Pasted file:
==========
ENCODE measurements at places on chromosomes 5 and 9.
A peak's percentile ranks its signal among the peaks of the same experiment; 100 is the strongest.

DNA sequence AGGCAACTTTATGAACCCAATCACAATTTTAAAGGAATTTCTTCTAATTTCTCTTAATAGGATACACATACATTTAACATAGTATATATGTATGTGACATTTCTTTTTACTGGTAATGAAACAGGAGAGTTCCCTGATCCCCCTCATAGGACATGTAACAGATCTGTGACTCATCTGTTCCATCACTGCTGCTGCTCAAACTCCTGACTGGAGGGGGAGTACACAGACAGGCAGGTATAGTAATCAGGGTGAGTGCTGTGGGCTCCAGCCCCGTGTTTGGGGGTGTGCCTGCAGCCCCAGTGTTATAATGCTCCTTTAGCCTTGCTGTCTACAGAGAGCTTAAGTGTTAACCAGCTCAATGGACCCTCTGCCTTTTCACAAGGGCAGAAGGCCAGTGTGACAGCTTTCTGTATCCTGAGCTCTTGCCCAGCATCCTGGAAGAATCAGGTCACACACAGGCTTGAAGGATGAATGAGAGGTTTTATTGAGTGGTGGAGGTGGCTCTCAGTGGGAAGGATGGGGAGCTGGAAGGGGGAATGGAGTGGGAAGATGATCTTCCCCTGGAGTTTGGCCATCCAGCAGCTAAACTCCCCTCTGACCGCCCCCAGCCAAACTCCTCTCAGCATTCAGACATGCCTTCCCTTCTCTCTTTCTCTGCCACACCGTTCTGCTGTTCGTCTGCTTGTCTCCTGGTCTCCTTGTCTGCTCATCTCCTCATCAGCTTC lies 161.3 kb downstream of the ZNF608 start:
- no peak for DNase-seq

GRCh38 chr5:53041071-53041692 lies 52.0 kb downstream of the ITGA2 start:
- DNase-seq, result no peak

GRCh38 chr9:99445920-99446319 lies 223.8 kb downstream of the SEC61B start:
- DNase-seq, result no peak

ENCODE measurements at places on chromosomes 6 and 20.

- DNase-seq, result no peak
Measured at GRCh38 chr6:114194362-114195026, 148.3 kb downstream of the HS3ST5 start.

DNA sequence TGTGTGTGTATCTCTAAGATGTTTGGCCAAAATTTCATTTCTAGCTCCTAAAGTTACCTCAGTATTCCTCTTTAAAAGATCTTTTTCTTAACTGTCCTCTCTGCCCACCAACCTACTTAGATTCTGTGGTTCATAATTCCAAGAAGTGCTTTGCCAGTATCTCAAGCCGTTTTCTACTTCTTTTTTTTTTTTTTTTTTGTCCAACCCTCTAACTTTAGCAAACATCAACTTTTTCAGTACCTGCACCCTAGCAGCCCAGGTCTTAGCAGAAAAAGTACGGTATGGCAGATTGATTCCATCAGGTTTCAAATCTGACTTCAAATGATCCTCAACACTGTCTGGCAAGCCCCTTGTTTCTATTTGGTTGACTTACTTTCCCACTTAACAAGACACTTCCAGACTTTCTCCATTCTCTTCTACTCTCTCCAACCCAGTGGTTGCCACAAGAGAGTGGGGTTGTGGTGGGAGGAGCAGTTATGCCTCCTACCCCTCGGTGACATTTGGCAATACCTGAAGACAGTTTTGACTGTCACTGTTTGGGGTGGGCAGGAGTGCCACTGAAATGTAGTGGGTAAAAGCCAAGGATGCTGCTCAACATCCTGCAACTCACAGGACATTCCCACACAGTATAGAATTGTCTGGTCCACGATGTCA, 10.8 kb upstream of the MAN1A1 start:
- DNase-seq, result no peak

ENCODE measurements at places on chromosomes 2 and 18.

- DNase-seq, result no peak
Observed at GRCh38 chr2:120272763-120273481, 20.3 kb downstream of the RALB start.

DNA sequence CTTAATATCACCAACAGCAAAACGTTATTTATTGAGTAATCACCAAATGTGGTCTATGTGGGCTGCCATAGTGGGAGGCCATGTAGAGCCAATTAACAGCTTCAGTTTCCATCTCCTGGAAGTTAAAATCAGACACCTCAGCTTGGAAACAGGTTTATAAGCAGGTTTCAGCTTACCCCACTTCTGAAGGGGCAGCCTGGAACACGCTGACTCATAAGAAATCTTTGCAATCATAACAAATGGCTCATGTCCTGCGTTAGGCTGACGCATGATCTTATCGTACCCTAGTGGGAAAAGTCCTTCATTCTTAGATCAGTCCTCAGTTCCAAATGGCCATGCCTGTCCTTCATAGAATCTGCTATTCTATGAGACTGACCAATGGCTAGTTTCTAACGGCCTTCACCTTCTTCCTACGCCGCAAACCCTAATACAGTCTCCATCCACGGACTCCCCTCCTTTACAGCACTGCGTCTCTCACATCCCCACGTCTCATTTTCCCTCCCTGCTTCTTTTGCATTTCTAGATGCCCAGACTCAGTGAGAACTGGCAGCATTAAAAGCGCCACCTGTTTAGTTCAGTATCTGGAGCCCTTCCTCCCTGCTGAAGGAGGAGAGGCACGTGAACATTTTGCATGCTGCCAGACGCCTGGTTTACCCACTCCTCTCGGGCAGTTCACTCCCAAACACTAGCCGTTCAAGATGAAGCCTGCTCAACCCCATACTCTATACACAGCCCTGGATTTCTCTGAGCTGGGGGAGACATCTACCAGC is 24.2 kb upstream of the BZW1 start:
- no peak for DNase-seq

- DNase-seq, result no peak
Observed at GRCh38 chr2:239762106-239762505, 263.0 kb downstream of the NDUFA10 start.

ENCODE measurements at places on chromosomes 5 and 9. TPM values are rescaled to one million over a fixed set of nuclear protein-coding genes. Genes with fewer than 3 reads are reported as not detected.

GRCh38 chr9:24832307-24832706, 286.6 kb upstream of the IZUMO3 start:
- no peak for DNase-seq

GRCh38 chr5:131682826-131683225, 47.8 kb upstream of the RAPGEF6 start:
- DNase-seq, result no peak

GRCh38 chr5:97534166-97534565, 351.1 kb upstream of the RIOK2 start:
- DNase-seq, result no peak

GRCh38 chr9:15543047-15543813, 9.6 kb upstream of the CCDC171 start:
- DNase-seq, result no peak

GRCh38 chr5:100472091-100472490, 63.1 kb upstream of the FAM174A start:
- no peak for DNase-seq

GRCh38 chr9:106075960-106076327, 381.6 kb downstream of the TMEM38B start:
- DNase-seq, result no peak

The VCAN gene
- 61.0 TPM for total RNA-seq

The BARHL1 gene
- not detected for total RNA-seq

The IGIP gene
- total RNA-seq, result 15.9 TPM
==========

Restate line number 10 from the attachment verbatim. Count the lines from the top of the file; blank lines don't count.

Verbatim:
- DNase-seq, result no peak